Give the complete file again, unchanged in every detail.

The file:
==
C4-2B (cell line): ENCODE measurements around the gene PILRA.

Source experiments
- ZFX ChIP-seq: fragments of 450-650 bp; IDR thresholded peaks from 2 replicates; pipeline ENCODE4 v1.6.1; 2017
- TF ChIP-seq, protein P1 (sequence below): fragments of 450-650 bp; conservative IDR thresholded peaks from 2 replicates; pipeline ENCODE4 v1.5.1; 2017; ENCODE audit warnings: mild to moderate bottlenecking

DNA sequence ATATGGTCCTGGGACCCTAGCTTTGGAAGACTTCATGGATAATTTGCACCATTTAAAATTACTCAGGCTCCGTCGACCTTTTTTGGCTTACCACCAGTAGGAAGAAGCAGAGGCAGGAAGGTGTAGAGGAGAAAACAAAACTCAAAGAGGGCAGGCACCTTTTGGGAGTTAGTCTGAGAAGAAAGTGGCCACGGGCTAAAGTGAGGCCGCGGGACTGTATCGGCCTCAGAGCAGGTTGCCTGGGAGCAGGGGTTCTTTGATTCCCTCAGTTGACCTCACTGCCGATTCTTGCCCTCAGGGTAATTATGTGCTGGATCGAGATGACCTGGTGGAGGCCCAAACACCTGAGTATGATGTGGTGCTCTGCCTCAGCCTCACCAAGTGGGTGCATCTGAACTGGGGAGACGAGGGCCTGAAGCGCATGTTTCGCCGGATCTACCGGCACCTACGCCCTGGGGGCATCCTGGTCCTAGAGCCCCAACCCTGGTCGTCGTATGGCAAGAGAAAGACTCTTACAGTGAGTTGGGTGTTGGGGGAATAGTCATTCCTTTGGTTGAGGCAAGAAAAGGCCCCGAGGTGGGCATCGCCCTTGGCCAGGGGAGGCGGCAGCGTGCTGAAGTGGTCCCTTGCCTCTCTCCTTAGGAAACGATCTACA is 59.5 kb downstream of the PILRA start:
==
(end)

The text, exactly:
C4-2B (cell line): ENCODE measurements around the gene PILRA.

Source experiments
- ZFX ChIP-seq: fragments of 450-650 bp; IDR thresholded peaks from 2 replicates; pipeline ENCODE4 v1.6.1; 2017
- TF ChIP-seq, protein P1 (sequence below): fragments of 450-650 bp; conservative IDR thresholded peaks from 2 replicates; pipeline ENCODE4 v1.5.1; 2017; ENCODE audit warnings: mild to moderate bottlenecking

DNA sequence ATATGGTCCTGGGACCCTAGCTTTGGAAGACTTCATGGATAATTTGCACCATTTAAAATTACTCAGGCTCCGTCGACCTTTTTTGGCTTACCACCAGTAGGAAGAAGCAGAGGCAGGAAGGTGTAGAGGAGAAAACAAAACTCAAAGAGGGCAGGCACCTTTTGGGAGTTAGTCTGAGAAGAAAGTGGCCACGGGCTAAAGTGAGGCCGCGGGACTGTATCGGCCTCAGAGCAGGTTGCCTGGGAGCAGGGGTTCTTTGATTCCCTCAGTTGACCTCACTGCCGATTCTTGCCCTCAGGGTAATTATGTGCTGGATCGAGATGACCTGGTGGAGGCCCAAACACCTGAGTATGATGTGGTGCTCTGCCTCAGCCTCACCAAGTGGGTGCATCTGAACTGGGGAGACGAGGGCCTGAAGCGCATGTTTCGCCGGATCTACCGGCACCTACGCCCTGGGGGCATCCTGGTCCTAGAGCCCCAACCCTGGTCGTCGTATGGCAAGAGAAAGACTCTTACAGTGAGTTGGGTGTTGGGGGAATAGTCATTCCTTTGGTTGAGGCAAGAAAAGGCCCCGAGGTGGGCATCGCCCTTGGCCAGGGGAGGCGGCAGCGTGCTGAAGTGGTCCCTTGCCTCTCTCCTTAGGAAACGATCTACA is 59.5 kb downstream of the PILRA start: